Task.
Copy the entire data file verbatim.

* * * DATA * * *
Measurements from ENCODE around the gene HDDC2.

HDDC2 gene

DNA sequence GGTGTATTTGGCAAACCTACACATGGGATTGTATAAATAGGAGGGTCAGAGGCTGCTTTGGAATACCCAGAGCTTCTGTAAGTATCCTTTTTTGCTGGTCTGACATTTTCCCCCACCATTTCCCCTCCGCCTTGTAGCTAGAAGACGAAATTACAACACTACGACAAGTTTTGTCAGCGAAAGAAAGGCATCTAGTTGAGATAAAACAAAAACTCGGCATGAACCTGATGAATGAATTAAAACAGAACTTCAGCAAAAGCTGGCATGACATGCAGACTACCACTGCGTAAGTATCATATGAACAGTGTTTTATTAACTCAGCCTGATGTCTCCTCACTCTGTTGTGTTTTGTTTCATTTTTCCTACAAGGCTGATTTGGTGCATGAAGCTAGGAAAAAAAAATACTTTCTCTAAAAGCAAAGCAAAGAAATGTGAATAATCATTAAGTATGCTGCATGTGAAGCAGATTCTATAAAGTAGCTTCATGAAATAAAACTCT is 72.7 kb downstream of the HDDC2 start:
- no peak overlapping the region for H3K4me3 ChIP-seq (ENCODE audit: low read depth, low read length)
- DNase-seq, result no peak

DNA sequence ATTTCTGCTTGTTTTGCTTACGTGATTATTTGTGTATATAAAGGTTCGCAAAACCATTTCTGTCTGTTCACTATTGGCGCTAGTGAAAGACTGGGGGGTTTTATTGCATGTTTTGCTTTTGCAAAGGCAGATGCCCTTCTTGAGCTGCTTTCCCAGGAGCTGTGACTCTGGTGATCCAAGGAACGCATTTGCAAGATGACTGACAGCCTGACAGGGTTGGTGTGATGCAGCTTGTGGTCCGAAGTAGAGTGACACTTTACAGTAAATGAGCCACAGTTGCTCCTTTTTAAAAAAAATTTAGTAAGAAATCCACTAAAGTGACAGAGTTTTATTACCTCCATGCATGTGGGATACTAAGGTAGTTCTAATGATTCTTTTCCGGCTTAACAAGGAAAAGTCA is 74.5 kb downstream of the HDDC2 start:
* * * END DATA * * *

Measurements from ENCODE around the gene HDDC2.

HDDC2 gene

DNA sequence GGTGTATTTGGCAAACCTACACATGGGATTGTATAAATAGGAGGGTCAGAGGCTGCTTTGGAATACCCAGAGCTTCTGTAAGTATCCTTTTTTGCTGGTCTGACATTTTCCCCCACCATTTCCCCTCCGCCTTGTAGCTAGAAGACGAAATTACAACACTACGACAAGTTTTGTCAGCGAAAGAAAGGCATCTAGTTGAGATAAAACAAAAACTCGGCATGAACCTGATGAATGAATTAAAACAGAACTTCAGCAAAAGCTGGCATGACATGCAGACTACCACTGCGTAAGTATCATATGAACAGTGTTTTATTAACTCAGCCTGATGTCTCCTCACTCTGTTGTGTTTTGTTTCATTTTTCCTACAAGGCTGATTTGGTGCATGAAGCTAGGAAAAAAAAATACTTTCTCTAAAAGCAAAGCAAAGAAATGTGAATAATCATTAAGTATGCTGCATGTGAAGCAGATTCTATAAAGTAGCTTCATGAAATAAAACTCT is 72.7 kb downstream of the HDDC2 start:
- no peak overlapping the region for H3K4me3 ChIP-seq (ENCODE audit: low read depth, low read length)
- DNase-seq, result no peak

DNA sequence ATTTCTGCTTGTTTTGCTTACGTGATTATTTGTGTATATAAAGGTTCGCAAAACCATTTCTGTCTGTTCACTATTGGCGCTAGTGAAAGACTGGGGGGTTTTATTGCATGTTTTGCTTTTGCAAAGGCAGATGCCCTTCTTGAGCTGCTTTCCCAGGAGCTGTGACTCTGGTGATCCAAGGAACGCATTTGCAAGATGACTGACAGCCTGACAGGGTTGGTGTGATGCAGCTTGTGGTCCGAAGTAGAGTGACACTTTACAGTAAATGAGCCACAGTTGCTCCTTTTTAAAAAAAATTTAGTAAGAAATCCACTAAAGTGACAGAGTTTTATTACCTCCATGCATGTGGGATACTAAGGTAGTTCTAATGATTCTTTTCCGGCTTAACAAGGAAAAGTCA is 74.5 kb downstream of the HDDC2 start: